We can get to the heart of Chesterton's thought in two key chapters. The first is "Man and Mythologies" (Part 1 Chapter 5). In this chapter we find Chesterton's overall characterization of myth, and it is framed in a manner that will strike anyone with a Thomist background as remarkably familiar. First, Chesterton explicitly recognizes the function of myth:
What are here called the Gods might almost alternatively be called the Day-Dreams. To compare them to dreams is not to deny that dreams can come true. To compare them to travelers' tales is not to deny that they may be true tales, or at least truthful tales.
Myths are not allegories.
In this respect it is useful to contrast myths as Chesterton describes them with Plato's use of "myths" in his dialogs, such as The Myth of the Cave, or The Myth of Anamnesis (Recollection). Plato's use of myth as a form is rendered ambiguous by the uncertainty that the reader experiences: how literally are these myths or "likely accounts" to be taken? Are these Platonic myths strictly metaphorical or do they--at least in some instances--seek to formulate a more "scientific" account behind a facade of modesty? Certainly the Myth of the Cave could be considered to be in the nature of an analogy, but the Myth of Anamnesis appears to be more like an attempted explanation in a quasi-scientific sense. It is definitely not an analogy and its very structure invites further speculation, fueled by logic rather than metaphor. Certainly its various transformations throughout the history of Western thought (Augustine's Divine Illumination, Kant's Categories, etc.) demonstrate that it has been taken to be an attempt at explanation. This tendency to mistake myth for explanation and even for science can be linked to the Platonic (in the broad sense) view of being as essence: the Platonic essences are Ideas (Forms) with a univocal rather than an analogical meaning.
Chesterton touches on this aspect when he writes:
These are the myths and he who has no sympathy with myths has no sympathy with men. But he who has most sympathy with myths will most fully realize that they are not and never were a religion, in the sense that Christianity or even Islam is a religion.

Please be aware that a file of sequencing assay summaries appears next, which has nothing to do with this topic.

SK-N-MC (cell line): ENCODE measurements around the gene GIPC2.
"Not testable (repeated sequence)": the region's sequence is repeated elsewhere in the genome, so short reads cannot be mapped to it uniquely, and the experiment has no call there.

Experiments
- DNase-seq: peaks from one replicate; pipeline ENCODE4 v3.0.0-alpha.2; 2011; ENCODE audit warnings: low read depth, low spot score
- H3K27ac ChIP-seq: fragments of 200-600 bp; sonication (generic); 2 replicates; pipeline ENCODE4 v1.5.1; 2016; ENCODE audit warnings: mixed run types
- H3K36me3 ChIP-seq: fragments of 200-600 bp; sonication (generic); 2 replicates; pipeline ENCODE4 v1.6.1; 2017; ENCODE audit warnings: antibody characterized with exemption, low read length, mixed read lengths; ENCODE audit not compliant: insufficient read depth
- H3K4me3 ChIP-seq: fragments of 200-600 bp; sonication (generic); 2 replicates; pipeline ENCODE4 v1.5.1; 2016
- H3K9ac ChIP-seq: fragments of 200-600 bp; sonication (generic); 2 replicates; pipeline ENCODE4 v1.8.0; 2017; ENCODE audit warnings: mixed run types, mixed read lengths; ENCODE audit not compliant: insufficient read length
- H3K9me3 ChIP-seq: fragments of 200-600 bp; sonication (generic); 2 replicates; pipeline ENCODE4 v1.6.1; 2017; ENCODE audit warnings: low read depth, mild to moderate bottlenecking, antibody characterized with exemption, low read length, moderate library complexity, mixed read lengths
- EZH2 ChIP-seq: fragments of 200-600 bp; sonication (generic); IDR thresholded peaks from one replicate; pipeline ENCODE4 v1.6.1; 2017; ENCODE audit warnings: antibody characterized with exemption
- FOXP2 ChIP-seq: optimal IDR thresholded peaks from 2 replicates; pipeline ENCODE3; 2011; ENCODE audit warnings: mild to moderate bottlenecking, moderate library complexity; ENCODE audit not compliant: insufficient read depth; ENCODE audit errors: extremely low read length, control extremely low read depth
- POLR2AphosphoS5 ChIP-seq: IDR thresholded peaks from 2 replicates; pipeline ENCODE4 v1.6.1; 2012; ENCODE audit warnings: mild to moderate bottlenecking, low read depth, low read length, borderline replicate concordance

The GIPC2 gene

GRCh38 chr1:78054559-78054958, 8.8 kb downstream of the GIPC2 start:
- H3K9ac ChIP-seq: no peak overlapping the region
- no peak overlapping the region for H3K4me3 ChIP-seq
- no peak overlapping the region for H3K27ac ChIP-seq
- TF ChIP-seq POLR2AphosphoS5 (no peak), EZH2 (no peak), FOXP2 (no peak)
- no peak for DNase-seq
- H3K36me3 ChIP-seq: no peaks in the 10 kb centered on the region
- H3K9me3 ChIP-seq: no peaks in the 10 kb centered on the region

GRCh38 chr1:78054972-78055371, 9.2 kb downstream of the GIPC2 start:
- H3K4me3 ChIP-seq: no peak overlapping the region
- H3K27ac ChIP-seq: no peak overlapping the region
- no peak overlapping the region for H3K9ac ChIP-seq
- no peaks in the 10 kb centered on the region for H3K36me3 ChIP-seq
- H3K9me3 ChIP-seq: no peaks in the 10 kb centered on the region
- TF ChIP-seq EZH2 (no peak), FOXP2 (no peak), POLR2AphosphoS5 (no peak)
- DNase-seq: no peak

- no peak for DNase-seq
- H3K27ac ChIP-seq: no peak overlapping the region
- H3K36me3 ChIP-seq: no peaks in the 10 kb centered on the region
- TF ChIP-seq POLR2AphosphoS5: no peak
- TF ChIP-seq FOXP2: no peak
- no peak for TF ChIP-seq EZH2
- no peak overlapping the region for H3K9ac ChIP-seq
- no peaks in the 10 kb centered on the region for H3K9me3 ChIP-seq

Chesterton moves even closer to the core issue of human nature and man's proclivity for myth when he writes:
The substance of all such paganism may be summarized thus. It is an attempt to reach the divine reality through the imagination...
It is only ... when such cults are decadent or on the defensive, that a few Neo-Platonists or a few Brahmins are found trying to rationalize them, and even then only by trying to allegorize them.
Mythology, then, sought God through the imagination; or sought truth by means of beauty ...
Chesterton returns to this topic in "The Escape from Paganism" (Part 2 Chapter 5). Here he explictly addresses man's use of story (myth) as a vehicle for communicating truth:
The life of man is a story; an adventure story; and in our vision the same is true even of the story of God.
The Catholic faith is the reconciliation because it is the realization both of mythology and philosophy. It is a story and in that sense one of a hundred stories; only it is a true story. It is a philosophy and in that sense one of a hundred philosophies; only it is a philosophy that is like life. But above all, it is a reconciliation because it is something that can only be called the philosophy of stories. That normal narrative instinct which produced all the fairy-tales is something that is neglected by all the philosophies--except one. The Faith is the justification of that popular instinct; the finding of a philosophy for it or the analysis of the philosophy in it.
Beyond the broad suggestion of this chapter I attempt no apologetic about why the creed should be accepted. But in answer to the historical query of why it was accepted, and is accepted, I answer for millions of others in my reply; because it fits the lock; because it is like life. It is one among many stories; only it happens to be a true story.